Sorting an Array by Another

Discussion in 'Perl Misc' started by Binny V A, Jan 21, 2005.

  1. Binny V A

    Binny V A Guest

    Hello Everyone,

    How do I sort the '@words' array to give it the value,
    "One", "Two", etc. by using the '@numbers' array? I tried
    to do so in the following way - but it won't work.

    my @words = ( "Five","Ten","Seven","Two","Six","Nine","One","Eight","Three","Four"
    );
    my @numbers= ( "5","10","7","2","6","9","1","8","3","4" );

    my $count = -1;
    @words = sort { $count++; $numbers[$count] <=> $numbers[$count+1]; }
    @words;
    @numbers = sort { $a <=> $b } @numbers;

    print "@numbers\n@words";

    How do I do it?

    Thanking You,
    Binny V A
    http://www.geocities.com/binnyva/code
    Binny V A, Jan 21, 2005
    #1
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  2. Binny V A

    Guest

    Binny V A wrote:
    > Hello Everyone,
    >
    > How do I sort the '@words' array to give it the value,
    > "One", "Two", etc. by using the '@numbers' array? I tried
    > to do so in the following way - but it won't work.
    >
    > my @words = (

    "Five","Ten","Seven","Two","Six","Nine","One","Eight","Three","Four"
    > );
    > my @numbers= ( "5","10","7","2","6","9","1","8","3","4" );
    >
    > my $count = -1;
    > @words = sort { $count++; $numbers[$count] <=> $numbers[$count+1]; }
    > @words;
    > @numbers = sort { $a <=> $b } @numbers;
    >
    > print "@numbers\n@words";
    >
    > How do I do it?
    >
    > Thanking You,
    > Binny V A
    > http://www.geocities.com/binnyva/code



    #!/usr/bin/perl

    use warnings;
    use strict;

    my @words = (
    "Five","Ten","Seven","Two","Six","Nine","One","Eight","Three","Four");
    my @numbers= ( "5","10","7","2","6","9","1","8","3","4" );

    my %hash_slice;
    @hash_slice{@numbers} = @words;

    print "$_ $hash_slice{$_}\n" for sort {int $a <=> int $b} keys
    %hash_slice;
    , Jan 21, 2005
    #2
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  3. Binny V A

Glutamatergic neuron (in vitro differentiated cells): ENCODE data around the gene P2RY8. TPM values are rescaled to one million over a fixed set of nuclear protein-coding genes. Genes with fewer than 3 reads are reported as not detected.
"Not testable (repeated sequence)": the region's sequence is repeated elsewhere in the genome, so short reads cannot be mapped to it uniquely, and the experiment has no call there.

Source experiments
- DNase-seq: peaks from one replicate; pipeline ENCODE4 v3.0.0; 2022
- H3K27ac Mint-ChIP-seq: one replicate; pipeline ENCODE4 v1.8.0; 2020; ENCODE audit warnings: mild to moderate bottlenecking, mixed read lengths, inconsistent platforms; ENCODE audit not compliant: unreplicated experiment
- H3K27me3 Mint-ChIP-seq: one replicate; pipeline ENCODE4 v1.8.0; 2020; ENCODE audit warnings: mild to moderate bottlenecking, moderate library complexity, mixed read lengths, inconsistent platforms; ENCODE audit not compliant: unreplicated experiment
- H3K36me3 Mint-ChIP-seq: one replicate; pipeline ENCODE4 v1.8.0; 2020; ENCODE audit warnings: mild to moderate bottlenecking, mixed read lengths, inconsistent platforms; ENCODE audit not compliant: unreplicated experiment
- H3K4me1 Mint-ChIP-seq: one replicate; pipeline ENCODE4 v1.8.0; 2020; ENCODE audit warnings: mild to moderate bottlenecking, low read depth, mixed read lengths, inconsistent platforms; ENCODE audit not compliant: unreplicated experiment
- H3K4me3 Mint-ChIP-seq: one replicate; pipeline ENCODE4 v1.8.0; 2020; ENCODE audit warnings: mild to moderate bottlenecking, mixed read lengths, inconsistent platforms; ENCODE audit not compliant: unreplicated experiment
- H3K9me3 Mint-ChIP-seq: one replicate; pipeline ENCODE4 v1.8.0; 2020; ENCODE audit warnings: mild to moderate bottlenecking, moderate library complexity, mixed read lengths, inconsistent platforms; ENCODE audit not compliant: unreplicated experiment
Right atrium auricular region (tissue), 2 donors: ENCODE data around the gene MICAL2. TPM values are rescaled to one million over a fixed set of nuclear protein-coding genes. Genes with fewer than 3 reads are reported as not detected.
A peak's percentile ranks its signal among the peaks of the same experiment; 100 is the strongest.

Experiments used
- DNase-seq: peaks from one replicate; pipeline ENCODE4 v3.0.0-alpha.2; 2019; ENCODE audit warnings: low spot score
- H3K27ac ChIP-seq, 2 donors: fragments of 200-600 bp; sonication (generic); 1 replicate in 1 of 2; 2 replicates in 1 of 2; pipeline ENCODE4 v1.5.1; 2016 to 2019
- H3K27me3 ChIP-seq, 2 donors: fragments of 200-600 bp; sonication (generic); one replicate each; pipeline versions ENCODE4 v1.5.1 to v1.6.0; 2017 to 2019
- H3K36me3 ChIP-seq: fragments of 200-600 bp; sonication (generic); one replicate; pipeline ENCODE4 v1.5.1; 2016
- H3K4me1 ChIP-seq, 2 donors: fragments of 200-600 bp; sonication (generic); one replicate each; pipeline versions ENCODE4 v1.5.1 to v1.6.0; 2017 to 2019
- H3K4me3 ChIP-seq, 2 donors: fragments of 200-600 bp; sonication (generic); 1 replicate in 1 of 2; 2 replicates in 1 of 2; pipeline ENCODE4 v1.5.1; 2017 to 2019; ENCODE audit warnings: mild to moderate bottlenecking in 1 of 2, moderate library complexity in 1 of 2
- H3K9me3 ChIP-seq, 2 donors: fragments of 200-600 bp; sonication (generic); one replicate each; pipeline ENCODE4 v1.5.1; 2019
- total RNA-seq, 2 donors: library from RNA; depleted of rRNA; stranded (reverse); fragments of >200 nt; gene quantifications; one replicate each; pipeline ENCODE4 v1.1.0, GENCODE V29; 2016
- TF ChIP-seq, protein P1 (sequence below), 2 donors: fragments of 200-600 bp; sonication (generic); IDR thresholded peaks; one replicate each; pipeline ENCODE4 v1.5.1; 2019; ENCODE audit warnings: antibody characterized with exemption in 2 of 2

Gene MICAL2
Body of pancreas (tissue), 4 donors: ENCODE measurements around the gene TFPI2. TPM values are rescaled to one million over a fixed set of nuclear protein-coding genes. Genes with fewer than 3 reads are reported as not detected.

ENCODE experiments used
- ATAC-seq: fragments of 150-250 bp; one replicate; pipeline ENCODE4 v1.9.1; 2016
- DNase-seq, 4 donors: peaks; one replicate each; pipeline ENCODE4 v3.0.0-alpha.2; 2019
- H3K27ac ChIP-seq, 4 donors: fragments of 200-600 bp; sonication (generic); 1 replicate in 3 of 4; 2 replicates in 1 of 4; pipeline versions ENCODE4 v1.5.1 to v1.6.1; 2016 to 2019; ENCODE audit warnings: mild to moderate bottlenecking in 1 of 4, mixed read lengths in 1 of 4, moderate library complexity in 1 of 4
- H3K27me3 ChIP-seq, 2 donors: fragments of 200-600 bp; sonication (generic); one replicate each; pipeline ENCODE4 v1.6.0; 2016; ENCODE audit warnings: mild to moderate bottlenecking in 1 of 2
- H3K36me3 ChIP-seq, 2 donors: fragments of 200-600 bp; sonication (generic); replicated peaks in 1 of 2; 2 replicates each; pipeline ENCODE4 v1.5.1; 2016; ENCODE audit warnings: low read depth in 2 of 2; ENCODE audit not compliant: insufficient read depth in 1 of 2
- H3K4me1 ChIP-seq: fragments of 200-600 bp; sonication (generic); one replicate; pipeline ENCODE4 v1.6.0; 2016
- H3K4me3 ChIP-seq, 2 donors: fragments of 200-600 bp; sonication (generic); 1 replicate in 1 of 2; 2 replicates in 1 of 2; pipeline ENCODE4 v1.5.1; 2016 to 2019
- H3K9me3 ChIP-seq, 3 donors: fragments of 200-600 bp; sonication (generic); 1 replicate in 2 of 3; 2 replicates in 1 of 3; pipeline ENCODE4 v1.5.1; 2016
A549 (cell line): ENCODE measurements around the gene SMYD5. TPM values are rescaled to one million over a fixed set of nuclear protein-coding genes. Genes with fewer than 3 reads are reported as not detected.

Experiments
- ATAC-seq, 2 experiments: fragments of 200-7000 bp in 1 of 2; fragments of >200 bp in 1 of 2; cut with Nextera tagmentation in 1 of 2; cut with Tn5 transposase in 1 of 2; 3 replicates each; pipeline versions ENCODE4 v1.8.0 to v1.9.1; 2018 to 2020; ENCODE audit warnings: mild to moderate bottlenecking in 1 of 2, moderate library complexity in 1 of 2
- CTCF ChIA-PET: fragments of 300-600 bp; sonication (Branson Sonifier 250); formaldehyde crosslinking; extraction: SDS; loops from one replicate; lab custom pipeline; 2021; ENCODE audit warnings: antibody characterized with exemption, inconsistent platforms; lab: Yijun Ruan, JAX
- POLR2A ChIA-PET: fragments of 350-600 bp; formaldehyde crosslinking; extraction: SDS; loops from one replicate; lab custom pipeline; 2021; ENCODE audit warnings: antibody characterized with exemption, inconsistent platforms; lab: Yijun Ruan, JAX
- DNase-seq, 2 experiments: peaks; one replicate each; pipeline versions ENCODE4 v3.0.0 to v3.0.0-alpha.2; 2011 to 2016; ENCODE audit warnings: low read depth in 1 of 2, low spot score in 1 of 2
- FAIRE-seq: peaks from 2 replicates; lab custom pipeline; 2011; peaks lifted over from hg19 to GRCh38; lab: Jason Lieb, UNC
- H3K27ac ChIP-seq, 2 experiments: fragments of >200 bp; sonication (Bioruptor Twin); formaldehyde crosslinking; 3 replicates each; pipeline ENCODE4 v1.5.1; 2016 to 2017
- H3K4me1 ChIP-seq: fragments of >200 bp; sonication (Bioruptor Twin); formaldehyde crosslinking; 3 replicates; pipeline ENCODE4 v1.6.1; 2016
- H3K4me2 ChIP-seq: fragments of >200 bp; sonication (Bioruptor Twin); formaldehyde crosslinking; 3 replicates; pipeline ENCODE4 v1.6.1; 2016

Guest

    (Binny V A) wrote:
    > Hello Everyone,
    >
    > How do I sort the '@words' array to give it the value,
    > "One", "Two", etc. by using the '@numbers' array? I tried
    > to do so in the following way - but it won't work.
    >
    > my @words = ( "Five","Ten","Seven","Two","Six","Nine","One","Eight",
    > "Three","Four" );
    > my @numbers= ( "5","10","7","2","6","9","1","8","3","4" );



    my @idx = sort {$numbers[$a] <=> $numbers[$b]} 0..$#numbers;
    @words=@words[@idx];


    (You could inline it all and get rid of @idx, if you really wanted
    to objuscate it.)

    Xho

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    , Jan 21, 2005
    #3
  4. Binny V A

    Anno Siegel Guest

    <> wrote in comp.lang.perl.misc:
    >
    > Binny V A wrote:
    > > Hello Everyone,
    > >
    > > How do I sort the '@words' array to give it the value,
    > > "One", "Two", etc. by using the '@numbers' array? I tried
    > > to do so in the following way - but it won't work.
    > >
    > > my @words = (

    > "Five","Ten","Seven","Two","Six","Nine","One","Eight","Three","Four"
    > > );
    > > my @numbers= ( "5","10","7","2","6","9","1","8","3","4" );


    [...]

    The code below is basically a sound approach. A few notes:

    > #!/usr/bin/perl
    >
    > use warnings;
    > use strict;
    >
    > my @words = (
    > "Five","Ten","Seven","Two","Six","Nine","One","Eight","Three","Four");
    > my @numbers= ( "5","10","7","2","6","9","1","8","3","4" );
    >
    > my %hash_slice;


    A slight misnomer. %hash_slice is a hash, not a hash slice. You intend
    to use a slice of it, but I don't think that's not a good reason for
    naming it so.

    > @hash_slice{@numbers} = @words;
    >
    > print "$_ $hash_slice{$_}\n" for sort {int $a <=> int $b} keys


    Why the int() in the comparison?. With the given data it's unnecessary,
    and if someone decided to add "1.5" and "One and a Half", it would get
    out of whack.

    Using a hash slice is probably the standard solution for an indirect
    sort like this, but when hash keys are small integers, as is the case
    here, one can always consider using an array instead.

    Anno
    Anno Siegel, Jan 21, 2005
    #4
  5. Binny V A

    Guest

    Thanks for corrections. I forgot that <=> is a numerical comparison
    operator that will put the arguments into a numerical context.

    I was afraid of getting: 1 10 2 3 4 5 6 7 8 9 due to a comparison of
    strings, but in this case, the strings are implicitly cast to numbers
    for the comparison due to the nature of the <=> operator.

    I'm working towards the right to Hubris, but not quite there yet :)
    , Jan 21, 2005
    #5
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